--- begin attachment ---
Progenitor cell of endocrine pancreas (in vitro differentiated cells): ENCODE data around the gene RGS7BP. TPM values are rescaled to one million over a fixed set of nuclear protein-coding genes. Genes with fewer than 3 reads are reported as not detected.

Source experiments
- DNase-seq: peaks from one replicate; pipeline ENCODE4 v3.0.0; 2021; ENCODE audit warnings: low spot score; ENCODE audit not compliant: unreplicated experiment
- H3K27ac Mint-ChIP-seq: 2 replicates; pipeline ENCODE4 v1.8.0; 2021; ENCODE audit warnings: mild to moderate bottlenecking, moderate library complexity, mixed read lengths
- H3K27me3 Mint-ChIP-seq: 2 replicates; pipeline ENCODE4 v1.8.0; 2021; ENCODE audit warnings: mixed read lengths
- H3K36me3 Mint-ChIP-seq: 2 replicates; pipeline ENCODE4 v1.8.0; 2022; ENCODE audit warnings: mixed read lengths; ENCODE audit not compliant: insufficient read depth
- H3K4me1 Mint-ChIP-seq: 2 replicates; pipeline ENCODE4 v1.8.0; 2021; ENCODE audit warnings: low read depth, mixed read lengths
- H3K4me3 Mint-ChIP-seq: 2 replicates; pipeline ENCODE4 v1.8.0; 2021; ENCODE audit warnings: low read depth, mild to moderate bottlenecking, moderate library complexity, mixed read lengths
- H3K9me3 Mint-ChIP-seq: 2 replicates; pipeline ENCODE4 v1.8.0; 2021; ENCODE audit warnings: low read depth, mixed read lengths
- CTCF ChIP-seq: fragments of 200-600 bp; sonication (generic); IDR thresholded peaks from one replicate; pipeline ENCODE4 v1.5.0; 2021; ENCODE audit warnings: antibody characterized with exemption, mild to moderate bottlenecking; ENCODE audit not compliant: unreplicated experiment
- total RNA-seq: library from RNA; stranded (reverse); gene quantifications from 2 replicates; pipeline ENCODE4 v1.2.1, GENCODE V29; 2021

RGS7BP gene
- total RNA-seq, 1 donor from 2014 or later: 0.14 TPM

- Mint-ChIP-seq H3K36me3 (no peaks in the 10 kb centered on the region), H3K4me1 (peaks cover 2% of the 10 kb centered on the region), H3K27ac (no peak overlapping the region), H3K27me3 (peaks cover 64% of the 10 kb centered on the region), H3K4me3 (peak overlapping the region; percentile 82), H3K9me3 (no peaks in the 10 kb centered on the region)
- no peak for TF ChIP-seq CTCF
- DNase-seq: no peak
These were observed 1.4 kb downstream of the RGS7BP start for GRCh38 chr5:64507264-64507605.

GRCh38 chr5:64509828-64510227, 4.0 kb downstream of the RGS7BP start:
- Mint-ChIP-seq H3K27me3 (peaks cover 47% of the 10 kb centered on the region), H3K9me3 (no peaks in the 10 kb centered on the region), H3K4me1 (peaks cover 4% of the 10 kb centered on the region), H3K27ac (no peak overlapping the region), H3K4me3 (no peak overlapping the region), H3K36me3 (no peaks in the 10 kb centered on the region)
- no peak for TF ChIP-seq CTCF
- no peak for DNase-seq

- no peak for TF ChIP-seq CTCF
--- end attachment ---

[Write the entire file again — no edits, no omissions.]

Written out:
Progenitor cell of endocrine pancreas (in vitro differentiated cells): ENCODE data around the gene RGS7BP. TPM values are rescaled to one million over a fixed set of nuclear protein-coding genes. Genes with fewer than 3 reads are reported as not detected.

Source experiments
- DNase-seq: peaks from one replicate; pipeline ENCODE4 v3.0.0; 2021; ENCODE audit warnings: low spot score; ENCODE audit not compliant: unreplicated experiment
- H3K27ac Mint-ChIP-seq: 2 replicates; pipeline ENCODE4 v1.8.0; 2021; ENCODE audit warnings: mild to moderate bottlenecking, moderate library complexity, mixed read lengths
- H3K27me3 Mint-ChIP-seq: 2 replicates; pipeline ENCODE4 v1.8.0; 2021; ENCODE audit warnings: mixed read lengths
- H3K36me3 Mint-ChIP-seq: 2 replicates; pipeline ENCODE4 v1.8.0; 2022; ENCODE audit warnings: mixed read lengths; ENCODE audit not compliant: insufficient read depth
- H3K4me1 Mint-ChIP-seq: 2 replicates; pipeline ENCODE4 v1.8.0; 2021; ENCODE audit warnings: low read depth, mixed read lengths
- H3K4me3 Mint-ChIP-seq: 2 replicates; pipeline ENCODE4 v1.8.0; 2021; ENCODE audit warnings: low read depth, mild to moderate bottlenecking, moderate library complexity, mixed read lengths
- H3K9me3 Mint-ChIP-seq: 2 replicates; pipeline ENCODE4 v1.8.0; 2021; ENCODE audit warnings: low read depth, mixed read lengths
- CTCF ChIP-seq: fragments of 200-600 bp; sonication (generic); IDR thresholded peaks from one replicate; pipeline ENCODE4 v1.5.0; 2021; ENCODE audit warnings: antibody characterized with exemption, mild to moderate bottlenecking; ENCODE audit not compliant: unreplicated experiment
- total RNA-seq: library from RNA; stranded (reverse); gene quantifications from 2 replicates; pipeline ENCODE4 v1.2.1, GENCODE V29; 2021

RGS7BP gene
- total RNA-seq, 1 donor from 2014 or later: 0.14 TPM

- Mint-ChIP-seq H3K36me3 (no peaks in the 10 kb centered on the region), H3K4me1 (peaks cover 2% of the 10 kb centered on the region), H3K27ac (no peak overlapping the region), H3K27me3 (peaks cover 64% of the 10 kb centered on the region), H3K4me3 (peak overlapping the region; percentile 82), H3K9me3 (no peaks in the 10 kb centered on the region)
- no peak for TF ChIP-seq CTCF
- DNase-seq: no peak
These were observed 1.4 kb downstream of the RGS7BP start for GRCh38 chr5:64507264-64507605.

GRCh38 chr5:64509828-64510227, 4.0 kb downstream of the RGS7BP start:
- Mint-ChIP-seq H3K27me3 (peaks cover 47% of the 10 kb centered on the region), H3K9me3 (no peaks in the 10 kb centered on the region), H3K4me1 (peaks cover 4% of the 10 kb centered on the region), H3K27ac (no peak overlapping the region), H3K4me3 (no peak overlapping the region), H3K36me3 (no peaks in the 10 kb centered on the region)
- no peak for TF ChIP-seq CTCF
- no peak for DNase-seq

- no peak for TF ChIP-seq CTCF